Jewish World Review May 24, 2001 / 2 Sivan, 5761
Jill "J.R." Labbe
http://www.jewishworldreview.com -- DARING to raise the issue of decriminalizing the possession of marijuana used to be a third rail of American politics: touch it and die.
But encouraging signs are emerging from various quarters showing that public attitudes may be changing, at least when it comes to the use of marijuana to relieve the debilitating side effects of some diseases.
At first blush, the U.S. Supreme Court ruling this week to prohibit a "medical necessity" defense for distributors of medical marijuana was a crushing blow to the suffering Americans who find comfort in smoking this all-natural reliever.
But the unanimous decision wasn't the knee-capper that it first appeared to be.
The court's 8-0 ruling (Justice Stephen Breyer didn't weigh in because his brother was the trial judge in the case) applies only to federal law and was focused almost exclusively on distribution issues. The case did not venture into the realm of a state's prerogative to allow patients to use medical marijuana with a doctor's approval.
Considering that almost 99 percent of marijuana arrests in this country are made by state and local police, how states approach this issue has far greater real-world impact on Americans than what the feds may or may not do.
Eight states and the District of Columbia have already enacted laws that remove criminal penalties for patients who grow, use and possess medical marijuana with their doctor's approval. Alaska, California, Colorado, Maine, Nevada, Oregon and Washington made the enlightened and compassionate change as a result of voter initiatives; the issue was placed on the ballot, and the people gave it a thumb's up. In Hawaii, the state Legislature actually mustered the courage to pass medical marijuana legislation, and Gov. Ben Cayetano signed it into law in June 2000.
The national debate over the decriminalization of medical marijuana is far from over. In some circles, it hasn't even begun because certain mentally time-warped politicians are too frightened to even broach the subject for fear of being viewed as radical-fringe.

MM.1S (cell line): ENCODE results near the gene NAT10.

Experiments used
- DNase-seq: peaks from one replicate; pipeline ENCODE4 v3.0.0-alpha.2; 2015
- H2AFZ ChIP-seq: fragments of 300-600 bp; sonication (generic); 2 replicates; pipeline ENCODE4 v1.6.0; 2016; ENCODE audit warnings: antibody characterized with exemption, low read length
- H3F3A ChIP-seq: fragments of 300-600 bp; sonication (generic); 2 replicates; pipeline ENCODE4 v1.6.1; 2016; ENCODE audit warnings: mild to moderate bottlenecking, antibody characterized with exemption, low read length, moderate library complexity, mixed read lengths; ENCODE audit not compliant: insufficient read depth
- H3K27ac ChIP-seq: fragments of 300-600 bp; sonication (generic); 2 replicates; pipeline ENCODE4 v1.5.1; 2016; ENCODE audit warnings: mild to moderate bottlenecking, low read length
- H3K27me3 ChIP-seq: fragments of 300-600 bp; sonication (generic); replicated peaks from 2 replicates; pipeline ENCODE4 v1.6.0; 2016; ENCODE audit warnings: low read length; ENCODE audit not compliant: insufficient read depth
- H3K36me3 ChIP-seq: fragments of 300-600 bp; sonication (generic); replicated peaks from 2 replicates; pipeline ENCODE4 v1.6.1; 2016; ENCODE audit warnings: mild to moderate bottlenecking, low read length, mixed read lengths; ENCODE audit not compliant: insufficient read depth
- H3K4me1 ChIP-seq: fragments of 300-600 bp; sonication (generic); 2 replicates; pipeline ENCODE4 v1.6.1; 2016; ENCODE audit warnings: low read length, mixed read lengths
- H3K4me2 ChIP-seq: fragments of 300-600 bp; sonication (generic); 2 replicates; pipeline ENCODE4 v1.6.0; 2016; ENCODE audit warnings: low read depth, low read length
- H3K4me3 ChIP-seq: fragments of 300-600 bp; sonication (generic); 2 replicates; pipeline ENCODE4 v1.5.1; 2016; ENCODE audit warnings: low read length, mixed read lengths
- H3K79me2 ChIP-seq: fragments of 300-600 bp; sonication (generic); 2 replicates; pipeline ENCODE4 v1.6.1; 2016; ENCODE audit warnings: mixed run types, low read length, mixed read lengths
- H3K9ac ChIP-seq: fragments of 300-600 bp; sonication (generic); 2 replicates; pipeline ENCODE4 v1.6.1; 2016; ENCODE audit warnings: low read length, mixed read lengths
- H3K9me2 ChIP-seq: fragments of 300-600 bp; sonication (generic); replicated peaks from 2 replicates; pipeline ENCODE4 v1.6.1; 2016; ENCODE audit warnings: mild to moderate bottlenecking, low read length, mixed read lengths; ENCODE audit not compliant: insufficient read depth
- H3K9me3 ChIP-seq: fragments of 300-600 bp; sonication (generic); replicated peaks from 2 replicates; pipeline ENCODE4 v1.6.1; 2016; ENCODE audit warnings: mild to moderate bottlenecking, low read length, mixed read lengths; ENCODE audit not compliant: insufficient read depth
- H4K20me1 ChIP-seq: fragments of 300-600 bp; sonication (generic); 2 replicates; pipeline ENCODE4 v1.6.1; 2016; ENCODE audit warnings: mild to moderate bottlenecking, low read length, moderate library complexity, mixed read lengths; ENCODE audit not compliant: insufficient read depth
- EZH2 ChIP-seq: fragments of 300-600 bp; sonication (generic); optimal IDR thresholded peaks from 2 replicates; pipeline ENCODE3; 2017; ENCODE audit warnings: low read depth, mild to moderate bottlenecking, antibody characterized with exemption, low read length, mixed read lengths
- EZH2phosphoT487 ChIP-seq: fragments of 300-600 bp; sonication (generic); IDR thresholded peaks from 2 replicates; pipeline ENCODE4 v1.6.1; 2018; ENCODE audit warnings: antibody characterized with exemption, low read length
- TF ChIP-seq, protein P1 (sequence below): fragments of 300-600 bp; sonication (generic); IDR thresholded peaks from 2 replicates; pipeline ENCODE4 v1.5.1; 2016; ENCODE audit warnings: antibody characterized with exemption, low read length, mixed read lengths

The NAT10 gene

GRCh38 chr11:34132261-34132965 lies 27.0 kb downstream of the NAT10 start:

It won't help the effort to bring a humane voice to this debate now that John P. Walters has been tapped to be the national drug czar. Walters has publicly aired Neanderthal views on the potential medicinal uses of marijuana.
Walters, who was a deputy to drug czars Bill Bennett and Bob Martinez from 1989 to 1993, testified in 1996 that he believed Congress should pull prescription privileges from any and all doctors who recommended medical marijuana for their patients.
Maybe Walters has changed his tune to one less harsh in light of the study released in 1999 by the prestigious Institute of Medicine at the National Academy of Sciences. The report said that the compounds found in marijuana do have medicinal applications and are effective, for example, in the treatment of side effects from chemotherapy.
Medical marijuana isn't going to save anyone's life. It isn't going to kill anyone, either. But it can provide relief, albeit temporary, to people who are struggling to maintain some quality in their lives during their last days.
Opponents to the decriminalization of medical marijuana love to trot out the cliche "slippery slope" when cautioning against the idea. If we approve this, they warn, the next thing you know teens will be able to purchase cocaine over the counter.
Criminey. In reality, it's been a strenuous uphill push to raise the issue to reasoned debate. Can we please drop the hyperbole?
What are lawmakers afraid of? That terminally ill cancer patients will develop a smoker's hack? That someone with full-blown AIDS will become addicted? That it will be a gateway drug to harder stuff? G-d love them, they're dying what can be horrifically painful deaths. If marijuana helps relieve the nausea that prohibits them from keeping potentially life-prolonging drugs in their stomachs until they dissolve into the bloodstream, let them light up.
No one with a sliver of compassion would wish a disease as
devastating as AIDS on another human being. But periodically,
for just nanoseconds of time, one wonders how members of
Congress and the various state legislatures might react if a
family member or close friend were stricken with an illness with
symptoms that could be alleviated by medical
05/15/01: Yes, Virginia, even teens have freedom of movement and assembly